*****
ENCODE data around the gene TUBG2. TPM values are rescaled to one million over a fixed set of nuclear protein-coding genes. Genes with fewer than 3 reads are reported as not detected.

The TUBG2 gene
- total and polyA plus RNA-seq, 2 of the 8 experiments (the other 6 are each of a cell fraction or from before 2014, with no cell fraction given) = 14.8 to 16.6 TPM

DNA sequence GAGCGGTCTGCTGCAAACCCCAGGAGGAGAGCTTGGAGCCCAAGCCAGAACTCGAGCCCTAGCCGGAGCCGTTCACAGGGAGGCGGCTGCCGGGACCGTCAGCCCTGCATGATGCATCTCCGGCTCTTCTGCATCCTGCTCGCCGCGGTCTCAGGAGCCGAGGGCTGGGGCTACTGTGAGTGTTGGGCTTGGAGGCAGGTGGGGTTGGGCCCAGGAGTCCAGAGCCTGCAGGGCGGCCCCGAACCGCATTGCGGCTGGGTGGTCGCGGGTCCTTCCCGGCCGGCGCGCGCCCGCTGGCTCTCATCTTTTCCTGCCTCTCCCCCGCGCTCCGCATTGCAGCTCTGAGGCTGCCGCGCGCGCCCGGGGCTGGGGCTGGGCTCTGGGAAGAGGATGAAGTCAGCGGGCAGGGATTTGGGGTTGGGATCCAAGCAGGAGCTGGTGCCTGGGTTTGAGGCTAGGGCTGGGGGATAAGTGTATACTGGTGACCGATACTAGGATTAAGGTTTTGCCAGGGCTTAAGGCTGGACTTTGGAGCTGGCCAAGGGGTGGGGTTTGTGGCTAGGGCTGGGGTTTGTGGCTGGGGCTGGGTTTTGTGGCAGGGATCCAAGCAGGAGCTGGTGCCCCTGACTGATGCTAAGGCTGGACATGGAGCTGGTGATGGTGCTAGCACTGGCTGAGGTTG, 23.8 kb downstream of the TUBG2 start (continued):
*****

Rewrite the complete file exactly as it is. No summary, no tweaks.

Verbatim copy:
ENCODE data around the gene TUBG2. TPM values are rescaled to one million over a fixed set of nuclear protein-coding genes. Genes with fewer than 3 reads are reported as not detected.

The TUBG2 gene
- total and polyA plus RNA-seq, 2 of the 8 experiments (the other 6 are each of a cell fraction or from before 2014, with no cell fraction given) = 14.8 to 16.6 TPM

DNA sequence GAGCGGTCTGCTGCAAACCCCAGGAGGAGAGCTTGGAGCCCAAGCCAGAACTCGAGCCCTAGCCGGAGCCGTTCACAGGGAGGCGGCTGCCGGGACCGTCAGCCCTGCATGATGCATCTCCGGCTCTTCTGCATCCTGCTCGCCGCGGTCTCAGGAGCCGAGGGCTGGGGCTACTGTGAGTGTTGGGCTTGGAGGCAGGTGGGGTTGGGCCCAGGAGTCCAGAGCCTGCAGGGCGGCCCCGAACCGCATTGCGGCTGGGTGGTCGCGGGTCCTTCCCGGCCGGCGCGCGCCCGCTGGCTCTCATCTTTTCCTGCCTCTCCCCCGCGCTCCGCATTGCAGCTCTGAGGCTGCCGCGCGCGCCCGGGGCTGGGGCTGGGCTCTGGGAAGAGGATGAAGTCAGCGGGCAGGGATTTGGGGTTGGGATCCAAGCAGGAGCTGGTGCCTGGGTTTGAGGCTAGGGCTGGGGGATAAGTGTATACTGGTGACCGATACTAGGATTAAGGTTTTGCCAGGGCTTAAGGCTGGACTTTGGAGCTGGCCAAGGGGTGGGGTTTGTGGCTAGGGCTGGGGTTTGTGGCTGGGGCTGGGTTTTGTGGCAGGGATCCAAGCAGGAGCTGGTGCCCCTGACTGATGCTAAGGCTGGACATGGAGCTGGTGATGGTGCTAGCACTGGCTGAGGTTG, 23.8 kb downstream of the TUBG2 start (continued):